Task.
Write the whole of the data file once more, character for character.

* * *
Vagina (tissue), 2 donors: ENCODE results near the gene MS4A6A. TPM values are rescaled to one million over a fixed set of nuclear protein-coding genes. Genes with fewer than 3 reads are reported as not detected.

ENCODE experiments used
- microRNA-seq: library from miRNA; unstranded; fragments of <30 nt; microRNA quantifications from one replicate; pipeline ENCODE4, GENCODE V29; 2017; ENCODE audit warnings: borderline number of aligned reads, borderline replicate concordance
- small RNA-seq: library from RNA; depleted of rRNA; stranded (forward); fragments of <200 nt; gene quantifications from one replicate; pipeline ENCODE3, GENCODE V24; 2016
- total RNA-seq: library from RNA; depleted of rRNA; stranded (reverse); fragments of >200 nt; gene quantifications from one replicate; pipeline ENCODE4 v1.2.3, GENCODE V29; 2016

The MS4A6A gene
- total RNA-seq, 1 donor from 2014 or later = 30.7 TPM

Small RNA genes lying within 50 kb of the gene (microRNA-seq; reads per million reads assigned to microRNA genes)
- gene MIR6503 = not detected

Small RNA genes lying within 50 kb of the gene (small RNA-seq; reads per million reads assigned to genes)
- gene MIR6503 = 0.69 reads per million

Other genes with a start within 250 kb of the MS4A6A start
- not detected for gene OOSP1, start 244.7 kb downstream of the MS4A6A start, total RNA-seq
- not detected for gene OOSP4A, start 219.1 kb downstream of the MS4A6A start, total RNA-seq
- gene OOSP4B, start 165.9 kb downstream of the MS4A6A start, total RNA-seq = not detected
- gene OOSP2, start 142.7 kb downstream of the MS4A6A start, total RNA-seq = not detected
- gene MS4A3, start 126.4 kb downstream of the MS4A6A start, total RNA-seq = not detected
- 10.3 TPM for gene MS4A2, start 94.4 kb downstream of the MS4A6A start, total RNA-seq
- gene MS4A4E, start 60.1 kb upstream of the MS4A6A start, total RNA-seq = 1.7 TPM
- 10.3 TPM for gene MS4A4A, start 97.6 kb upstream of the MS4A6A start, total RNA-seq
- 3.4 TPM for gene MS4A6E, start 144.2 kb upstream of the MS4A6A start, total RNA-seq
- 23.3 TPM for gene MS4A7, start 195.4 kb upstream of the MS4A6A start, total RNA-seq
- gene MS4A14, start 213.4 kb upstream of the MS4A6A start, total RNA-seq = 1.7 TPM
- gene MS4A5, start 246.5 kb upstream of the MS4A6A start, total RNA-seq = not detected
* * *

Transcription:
Vagina (tissue), 2 donors: ENCODE results near the gene MS4A6A. TPM values are rescaled to one million over a fixed set of nuclear protein-coding genes. Genes with fewer than 3 reads are reported as not detected.

ENCODE experiments used
- microRNA-seq: library from miRNA; unstranded; fragments of <30 nt; microRNA quantifications from one replicate; pipeline ENCODE4, GENCODE V29; 2017; ENCODE audit warnings: borderline number of aligned reads, borderline replicate concordance
- small RNA-seq: library from RNA; depleted of rRNA; stranded (forward); fragments of <200 nt; gene quantifications from one replicate; pipeline ENCODE3, GENCODE V24; 2016
- total RNA-seq: library from RNA; depleted of rRNA; stranded (reverse); fragments of >200 nt; gene quantifications from one replicate; pipeline ENCODE4 v1.2.3, GENCODE V29; 2016

The MS4A6A gene
- total RNA-seq, 1 donor from 2014 or later = 30.7 TPM

Small RNA genes lying within 50 kb of the gene (microRNA-seq; reads per million reads assigned to microRNA genes)
- gene MIR6503 = not detected

Small RNA genes lying within 50 kb of the gene (small RNA-seq; reads per million reads assigned to genes)
- gene MIR6503 = 0.69 reads per million

Other genes with a start within 250 kb of the MS4A6A start
- not detected for gene OOSP1, start 244.7 kb downstream of the MS4A6A start, total RNA-seq
- not detected for gene OOSP4A, start 219.1 kb downstream of the MS4A6A start, total RNA-seq
- gene OOSP4B, start 165.9 kb downstream of the MS4A6A start, total RNA-seq = not detected
- gene OOSP2, start 142.7 kb downstream of the MS4A6A start, total RNA-seq = not detected
- gene MS4A3, start 126.4 kb downstream of the MS4A6A start, total RNA-seq = not detected
- 10.3 TPM for gene MS4A2, start 94.4 kb downstream of the MS4A6A start, total RNA-seq
- gene MS4A4E, start 60.1 kb upstream of the MS4A6A start, total RNA-seq = 1.7 TPM
- 10.3 TPM for gene MS4A4A, start 97.6 kb upstream of the MS4A6A start, total RNA-seq
- 3.4 TPM for gene MS4A6E, start 144.2 kb upstream of the MS4A6A start, total RNA-seq
- 23.3 TPM for gene MS4A7, start 195.4 kb upstream of the MS4A6A start, total RNA-seq
- gene MS4A14, start 213.4 kb upstream of the MS4A6A start, total RNA-seq = 1.7 TPM
- gene MS4A5, start 246.5 kb upstream of the MS4A6A start, total RNA-seq = not detected